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OBJECTIVES: To assess the effect of segmentation and user control on learning of basic surgical skills in a video-based instruction format as compared to non-segmented video-based instruction format in novices.
METHODS: This quasi-experimental study was conducted at Dow University of health sciences Karachi, Pakistan. Sixty students were divided into four groups of 15 each. Each group had a different method of instruction. Group A: non-segmentation with facilitator; Group B: non-segmentation without facilitator; Group C: segmentation with no user control; Group D: segmentation with user control. All groups’ knot tying skill was assessed at the end of session. Data analyzed using SPSS version-17. Kruskal Wallis and Mann-Whitney U tests were applied for data analysis.
RESULTS: Out of 60 participants, sixteen (26.7%) were male and forty-four (73.3%) were female. Overall, scores on performance examination [p=0.006] were statistically significant. With respect to method of instruction, scores on performance examinations of group A and group B were statistically significant [D(15)=0.300, p=0.001] and [D(15)=0.225, p=0.040] respectively. Levine test was employed to assess the homogeneity of variance assumption. For performance scores, the variances were equal for all four group students (i.e. non-significant) [F (3,56) =1.68, p=0.182] and [F (3,56) =1.90, p=0.140] respectively]. Median performance scores were significantly higher in group A as compared to group D [U=45.50, r=-0.73, p=0.004].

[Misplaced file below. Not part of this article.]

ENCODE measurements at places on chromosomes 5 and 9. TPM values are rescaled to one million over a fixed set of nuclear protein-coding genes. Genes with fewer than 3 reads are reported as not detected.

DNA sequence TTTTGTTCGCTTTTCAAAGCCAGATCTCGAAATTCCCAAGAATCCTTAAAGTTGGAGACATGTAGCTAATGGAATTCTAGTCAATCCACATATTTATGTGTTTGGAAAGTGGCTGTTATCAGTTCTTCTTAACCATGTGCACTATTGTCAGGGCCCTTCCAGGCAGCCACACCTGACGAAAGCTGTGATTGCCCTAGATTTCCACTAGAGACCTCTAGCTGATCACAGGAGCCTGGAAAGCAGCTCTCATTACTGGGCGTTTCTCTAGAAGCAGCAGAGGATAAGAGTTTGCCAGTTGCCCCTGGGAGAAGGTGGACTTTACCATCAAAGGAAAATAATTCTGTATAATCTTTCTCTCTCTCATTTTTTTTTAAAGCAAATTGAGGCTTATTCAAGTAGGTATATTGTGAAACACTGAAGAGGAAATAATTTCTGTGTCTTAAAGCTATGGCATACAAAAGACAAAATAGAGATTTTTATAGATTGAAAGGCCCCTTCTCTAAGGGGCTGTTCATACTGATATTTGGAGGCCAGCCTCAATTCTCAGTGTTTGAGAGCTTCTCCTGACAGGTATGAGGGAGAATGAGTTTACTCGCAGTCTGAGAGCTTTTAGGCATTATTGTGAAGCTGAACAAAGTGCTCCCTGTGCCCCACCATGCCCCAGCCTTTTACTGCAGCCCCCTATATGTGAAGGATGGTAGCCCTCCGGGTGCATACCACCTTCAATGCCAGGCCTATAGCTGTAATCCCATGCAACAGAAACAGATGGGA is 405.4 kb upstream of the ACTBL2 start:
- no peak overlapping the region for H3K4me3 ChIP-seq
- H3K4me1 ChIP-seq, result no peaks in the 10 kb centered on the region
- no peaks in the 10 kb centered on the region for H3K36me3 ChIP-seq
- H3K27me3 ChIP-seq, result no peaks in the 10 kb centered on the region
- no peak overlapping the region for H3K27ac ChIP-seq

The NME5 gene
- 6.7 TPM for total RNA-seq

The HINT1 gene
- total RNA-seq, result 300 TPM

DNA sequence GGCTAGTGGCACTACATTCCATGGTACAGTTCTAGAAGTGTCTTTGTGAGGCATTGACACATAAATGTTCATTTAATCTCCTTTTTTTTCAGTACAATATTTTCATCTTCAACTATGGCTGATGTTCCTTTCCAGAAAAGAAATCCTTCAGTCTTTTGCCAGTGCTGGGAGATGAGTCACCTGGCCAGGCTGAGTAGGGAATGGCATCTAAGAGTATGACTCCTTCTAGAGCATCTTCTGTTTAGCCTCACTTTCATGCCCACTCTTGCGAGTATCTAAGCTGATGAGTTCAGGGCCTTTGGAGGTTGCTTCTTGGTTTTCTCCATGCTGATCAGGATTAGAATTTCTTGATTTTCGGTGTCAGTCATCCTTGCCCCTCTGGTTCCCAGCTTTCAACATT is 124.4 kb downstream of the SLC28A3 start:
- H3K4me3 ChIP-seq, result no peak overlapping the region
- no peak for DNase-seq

CONCLUSION: Non-segmented video-based instructions with expert feedback result in increased learning of basic surgical as compared to segmentation with user control, in novice students. Both segmented and non-segmented video resulted in similar amount of learning.
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